What the American people said in this election was not, "Wow, the Democrats and Republicans are so close together and we don't even know what the Democrats stand for, so let's throw them out of office."

What the American people said was, "There's not a lot of difference between the parties, but when it comes to our safety from foreign and domestic violence, we think the Republicans are probably the safer bet."

And the Republicans are.

If the Democrats actually want to win the next election, now is the time to learn a lesson and try to open the door to Americans who really aren't comfortable voting for Republicans, but who have to vote for safety for their families before anything else.

Clinton may have been a liar, but at least he knew which lies to tell.

In fact, the current Democratic "strategy" of moving leftward and "clarifying" the difference between the parties is a complete repudiation of the Clinton strategy of reaching for the center to get the votes, and then, once you have power, governing as far to the left as you can.

So I have Nancy Pelosi's and James Carville's slogan for the 2004 election. It's a tried and true one:

"Extremism in the defense of liberty is no vice. And moderation in the pursuit of justice is no virtue."

Yep. That's from Barry Goldwater's acceptance speech at the Republican convention in 1964.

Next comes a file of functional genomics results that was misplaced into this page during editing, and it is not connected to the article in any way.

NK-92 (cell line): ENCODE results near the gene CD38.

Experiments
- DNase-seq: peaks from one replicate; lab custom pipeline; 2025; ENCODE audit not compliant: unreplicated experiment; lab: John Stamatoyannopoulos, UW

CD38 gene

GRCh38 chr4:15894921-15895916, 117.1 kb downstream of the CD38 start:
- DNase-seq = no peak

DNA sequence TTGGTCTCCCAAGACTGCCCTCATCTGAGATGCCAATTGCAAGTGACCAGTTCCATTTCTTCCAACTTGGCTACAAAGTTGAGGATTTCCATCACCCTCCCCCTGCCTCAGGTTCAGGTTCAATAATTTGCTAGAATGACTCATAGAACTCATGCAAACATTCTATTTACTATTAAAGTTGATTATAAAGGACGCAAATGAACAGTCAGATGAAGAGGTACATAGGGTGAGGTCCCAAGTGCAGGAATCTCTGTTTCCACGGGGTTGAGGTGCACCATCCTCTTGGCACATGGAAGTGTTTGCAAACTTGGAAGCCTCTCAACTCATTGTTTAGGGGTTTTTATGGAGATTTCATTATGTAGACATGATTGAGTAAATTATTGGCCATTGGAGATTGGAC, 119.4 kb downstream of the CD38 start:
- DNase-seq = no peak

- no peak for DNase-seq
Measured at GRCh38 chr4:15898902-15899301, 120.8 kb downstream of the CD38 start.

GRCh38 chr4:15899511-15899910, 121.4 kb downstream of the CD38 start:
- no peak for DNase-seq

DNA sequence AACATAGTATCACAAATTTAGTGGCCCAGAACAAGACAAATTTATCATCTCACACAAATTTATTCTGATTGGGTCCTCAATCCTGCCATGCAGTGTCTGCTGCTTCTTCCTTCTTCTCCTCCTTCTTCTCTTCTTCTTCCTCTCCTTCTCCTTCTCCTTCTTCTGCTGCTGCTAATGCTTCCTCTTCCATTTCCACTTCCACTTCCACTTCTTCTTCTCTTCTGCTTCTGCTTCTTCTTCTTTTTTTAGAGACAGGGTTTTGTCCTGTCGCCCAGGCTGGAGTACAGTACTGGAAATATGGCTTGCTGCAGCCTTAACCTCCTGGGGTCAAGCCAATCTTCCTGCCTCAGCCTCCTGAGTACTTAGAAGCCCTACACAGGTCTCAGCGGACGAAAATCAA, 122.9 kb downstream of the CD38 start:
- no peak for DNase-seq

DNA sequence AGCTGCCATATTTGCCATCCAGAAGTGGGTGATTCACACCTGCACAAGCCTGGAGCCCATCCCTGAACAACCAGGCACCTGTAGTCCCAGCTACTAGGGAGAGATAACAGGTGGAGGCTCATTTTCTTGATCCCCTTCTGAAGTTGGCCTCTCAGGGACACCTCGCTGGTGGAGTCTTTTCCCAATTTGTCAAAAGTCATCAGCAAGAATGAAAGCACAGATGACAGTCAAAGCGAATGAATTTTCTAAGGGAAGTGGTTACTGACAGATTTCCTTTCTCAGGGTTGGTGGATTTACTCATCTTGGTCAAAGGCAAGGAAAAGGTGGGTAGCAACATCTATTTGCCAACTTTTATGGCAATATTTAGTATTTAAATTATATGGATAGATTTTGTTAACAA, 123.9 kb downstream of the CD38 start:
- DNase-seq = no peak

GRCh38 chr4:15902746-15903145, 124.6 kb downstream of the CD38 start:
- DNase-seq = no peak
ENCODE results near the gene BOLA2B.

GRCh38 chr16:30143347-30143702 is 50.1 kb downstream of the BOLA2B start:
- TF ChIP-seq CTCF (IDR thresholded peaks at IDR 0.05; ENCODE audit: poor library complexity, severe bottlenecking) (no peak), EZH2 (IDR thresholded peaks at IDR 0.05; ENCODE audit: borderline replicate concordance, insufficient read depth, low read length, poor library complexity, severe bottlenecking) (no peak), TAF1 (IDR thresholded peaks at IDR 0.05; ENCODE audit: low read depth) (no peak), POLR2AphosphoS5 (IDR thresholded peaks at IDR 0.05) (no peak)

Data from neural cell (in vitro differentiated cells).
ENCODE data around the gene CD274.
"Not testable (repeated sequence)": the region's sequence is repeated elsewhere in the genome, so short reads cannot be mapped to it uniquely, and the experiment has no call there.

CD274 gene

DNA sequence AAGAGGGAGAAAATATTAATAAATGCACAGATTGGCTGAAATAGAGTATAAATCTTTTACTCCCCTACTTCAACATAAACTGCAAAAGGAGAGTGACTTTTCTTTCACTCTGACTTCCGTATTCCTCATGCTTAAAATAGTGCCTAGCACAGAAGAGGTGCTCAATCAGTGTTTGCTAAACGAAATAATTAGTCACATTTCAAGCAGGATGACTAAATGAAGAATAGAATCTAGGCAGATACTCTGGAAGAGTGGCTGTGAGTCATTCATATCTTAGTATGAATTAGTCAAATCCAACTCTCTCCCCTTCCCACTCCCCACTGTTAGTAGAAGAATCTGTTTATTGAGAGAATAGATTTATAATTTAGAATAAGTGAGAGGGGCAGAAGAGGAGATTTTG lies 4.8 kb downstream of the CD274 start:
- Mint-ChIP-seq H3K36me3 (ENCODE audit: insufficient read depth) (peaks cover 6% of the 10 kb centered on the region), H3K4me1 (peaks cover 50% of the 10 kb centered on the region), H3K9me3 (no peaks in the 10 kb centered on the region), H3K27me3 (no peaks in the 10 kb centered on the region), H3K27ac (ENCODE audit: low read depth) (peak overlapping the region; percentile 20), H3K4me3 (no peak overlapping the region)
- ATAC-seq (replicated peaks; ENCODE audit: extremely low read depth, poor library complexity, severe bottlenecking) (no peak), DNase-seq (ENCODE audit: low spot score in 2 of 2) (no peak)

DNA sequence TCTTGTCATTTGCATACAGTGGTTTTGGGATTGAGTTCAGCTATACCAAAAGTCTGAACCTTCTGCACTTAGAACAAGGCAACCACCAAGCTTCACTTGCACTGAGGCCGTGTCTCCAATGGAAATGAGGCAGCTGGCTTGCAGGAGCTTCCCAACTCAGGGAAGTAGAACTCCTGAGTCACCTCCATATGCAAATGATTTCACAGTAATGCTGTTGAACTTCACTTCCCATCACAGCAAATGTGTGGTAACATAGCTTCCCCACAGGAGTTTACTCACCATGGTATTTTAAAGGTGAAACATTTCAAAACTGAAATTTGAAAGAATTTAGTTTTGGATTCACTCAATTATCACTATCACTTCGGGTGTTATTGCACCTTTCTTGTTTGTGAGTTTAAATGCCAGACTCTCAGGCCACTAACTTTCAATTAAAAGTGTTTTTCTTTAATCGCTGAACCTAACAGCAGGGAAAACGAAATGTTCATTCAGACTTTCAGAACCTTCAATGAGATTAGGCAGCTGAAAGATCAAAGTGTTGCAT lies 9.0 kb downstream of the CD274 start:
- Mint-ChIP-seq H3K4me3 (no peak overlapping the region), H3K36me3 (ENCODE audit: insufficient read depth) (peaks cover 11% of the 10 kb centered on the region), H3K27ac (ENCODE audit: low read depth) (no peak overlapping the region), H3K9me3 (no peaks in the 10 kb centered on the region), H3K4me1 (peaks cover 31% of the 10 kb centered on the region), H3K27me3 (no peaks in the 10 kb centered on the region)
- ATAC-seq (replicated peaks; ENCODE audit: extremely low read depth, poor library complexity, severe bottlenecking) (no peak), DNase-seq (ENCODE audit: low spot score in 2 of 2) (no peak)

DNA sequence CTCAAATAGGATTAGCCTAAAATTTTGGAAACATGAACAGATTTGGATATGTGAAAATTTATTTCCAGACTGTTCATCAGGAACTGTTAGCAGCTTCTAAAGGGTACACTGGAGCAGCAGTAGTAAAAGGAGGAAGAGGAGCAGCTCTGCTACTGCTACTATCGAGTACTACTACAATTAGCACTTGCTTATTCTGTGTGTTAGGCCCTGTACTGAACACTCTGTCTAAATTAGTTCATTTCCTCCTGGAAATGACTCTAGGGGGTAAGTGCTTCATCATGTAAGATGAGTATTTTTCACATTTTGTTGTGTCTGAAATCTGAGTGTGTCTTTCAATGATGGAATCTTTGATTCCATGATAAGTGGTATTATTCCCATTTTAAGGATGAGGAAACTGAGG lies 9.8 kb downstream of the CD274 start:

Hey, Goldwater didn't do so badly -- at least he carried his own state.

It's worth remembering, though, that until 1964, the Republicans had been in a neck-and-neck, back-and-forth contest with the Democrats. Pretty evenly matched.

But the 1964 election changed all that. Goldwater, by moving too far to the right for the American people at that time, handed the great Center of American politics to the Democrats. The Republicans were decimated in Congress and did not begin to recover till 1980.

That is the clever strategy the leading Democrats are starting to adopt right now.


The Republicans can easily blow their temporary advantage, however. All they have to do is start to act as though the American people just gave them a mandate for the entire conservative agenda.

Not so, kids. We of the political Center want you to be active in pursuit of our dangerous foreign enemies, here and abroad. We may even want you to hang on to those tax cuts.

But we aren't asking you to adopt the ultra-free-market position on economic issues, or to roll back environmental protections, or hand America over to the gun lobby or the pharmaceutical companies.

We aren't asking you to make Social Security seem more risky, or labor unions weaker, and we certainly aren't asking you to move more of our jobs offshore.

In other words, O Republicans, don't get cocky. You can't count on the Democrats being stupid in every election. You need to be the party of the political Center, the party of responsible, moderate government -- not the party so far to the Right that you make extreme Leftist Democrats seem almost normal.


So ... what can we do, we Democrats who are sick of our party being a kidnap victim, held for ransom by the dogmas of the mind-numbingly stupid "intellectuals" of the Politically Correct Left?

We can start by letting every Democrat in the House know that we don't want Nancy Pelosi's version of leadership for our party -- we want Harold Ford. Even if the vote is already over, we can register our disgust with the decision to reject moderate leadership.